Wednesday 6 March 2024


 I mentioned this in a previous post. Friends and families are quite a thing in novels at the moment - especially found families - the ones you make, not the ones you are born to.

And that actually opens a whole can of worms. You have a 'new' family - what happens to the old one?

I've had several occasions when I've scratched my head  over what to do with the protagonists' parents. You can deal with siblings by not giving them any, but I had very supportive parents who would never have let me flounder around in the trouble I have dropped my hero or heroine into. This might be the reason that this bothers me when writing. I can't just ignore the parents. So, sorry, but they have to go. Divorce and loosing touch is an option, but then they are still THERE. The obvious thing is kill them off - heartless but convenient - but there are only so many fatal car crashes you can stage - and I know I wince a bit when I am reading and come across yet another one. It's a dangerous business having kids in fiction. Emigration is a possibility and I have used that for a sibling that I carelessly allowed my hero to acquire. Other than that - I've made the parents older - to allow for natural causes, I've staged a fire, a drive by shooting, an accident on an archeological dig ...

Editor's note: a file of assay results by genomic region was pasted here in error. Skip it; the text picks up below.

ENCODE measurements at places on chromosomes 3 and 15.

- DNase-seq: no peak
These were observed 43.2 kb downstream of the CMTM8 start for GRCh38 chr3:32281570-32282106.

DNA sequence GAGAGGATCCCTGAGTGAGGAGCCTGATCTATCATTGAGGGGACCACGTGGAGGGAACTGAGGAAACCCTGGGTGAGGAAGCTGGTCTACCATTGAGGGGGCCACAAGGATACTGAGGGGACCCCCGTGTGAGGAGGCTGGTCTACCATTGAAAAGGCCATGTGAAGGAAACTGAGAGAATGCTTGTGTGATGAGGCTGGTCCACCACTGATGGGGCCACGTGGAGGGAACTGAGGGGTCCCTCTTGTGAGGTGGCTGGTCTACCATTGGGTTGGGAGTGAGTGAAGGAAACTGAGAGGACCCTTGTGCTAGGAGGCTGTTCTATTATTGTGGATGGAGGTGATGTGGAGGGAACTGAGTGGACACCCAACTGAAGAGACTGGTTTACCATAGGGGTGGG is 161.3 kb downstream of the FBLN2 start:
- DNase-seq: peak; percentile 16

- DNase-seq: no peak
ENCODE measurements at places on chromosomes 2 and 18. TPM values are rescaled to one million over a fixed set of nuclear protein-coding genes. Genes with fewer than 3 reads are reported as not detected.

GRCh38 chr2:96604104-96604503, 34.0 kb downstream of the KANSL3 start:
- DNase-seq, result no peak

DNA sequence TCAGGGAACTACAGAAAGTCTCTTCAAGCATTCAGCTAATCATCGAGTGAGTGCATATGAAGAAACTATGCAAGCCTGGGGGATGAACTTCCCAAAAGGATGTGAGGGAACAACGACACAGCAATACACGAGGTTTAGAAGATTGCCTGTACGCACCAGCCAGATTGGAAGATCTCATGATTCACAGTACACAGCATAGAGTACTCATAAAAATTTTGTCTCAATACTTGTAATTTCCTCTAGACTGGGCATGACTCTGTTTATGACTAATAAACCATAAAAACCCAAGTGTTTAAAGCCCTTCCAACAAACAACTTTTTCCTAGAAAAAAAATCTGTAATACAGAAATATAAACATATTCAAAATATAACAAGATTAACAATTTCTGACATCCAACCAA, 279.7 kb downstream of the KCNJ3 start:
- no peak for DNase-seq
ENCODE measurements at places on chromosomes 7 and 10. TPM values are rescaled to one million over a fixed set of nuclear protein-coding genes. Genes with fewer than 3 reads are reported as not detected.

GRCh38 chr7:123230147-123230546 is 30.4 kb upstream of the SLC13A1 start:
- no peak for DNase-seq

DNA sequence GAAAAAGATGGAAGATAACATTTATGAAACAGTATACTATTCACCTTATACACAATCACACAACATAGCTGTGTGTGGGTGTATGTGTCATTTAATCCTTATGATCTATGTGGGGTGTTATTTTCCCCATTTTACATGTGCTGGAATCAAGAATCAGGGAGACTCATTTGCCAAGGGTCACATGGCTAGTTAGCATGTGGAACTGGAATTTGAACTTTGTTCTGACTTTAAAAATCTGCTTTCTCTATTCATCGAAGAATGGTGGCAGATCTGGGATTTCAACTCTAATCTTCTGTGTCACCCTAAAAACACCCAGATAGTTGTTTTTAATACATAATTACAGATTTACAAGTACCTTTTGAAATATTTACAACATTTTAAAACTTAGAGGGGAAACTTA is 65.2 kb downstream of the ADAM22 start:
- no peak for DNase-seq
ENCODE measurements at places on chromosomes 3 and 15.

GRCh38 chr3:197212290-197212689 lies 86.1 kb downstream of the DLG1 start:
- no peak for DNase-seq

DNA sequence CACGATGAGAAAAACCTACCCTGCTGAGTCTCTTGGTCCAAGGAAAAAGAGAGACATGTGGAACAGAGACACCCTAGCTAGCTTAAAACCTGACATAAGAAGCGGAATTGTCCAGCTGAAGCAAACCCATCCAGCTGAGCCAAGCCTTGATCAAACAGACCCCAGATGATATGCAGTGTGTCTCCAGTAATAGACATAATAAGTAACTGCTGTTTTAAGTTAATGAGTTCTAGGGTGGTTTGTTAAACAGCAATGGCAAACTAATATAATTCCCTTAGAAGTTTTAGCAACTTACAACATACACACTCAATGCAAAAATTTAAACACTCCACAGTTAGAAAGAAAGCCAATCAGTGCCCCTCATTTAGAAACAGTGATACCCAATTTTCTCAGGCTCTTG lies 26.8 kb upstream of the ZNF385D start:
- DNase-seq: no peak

Or you can keep them around and make them a problem in themselves. I must say I have a bit of a weakness for books where the family is trying to coerce the protagonist into something and there is an on-going battle. Always good to be able to cheer for the protagonist. 

And if all else fails, there's always that fatal car crash ... 

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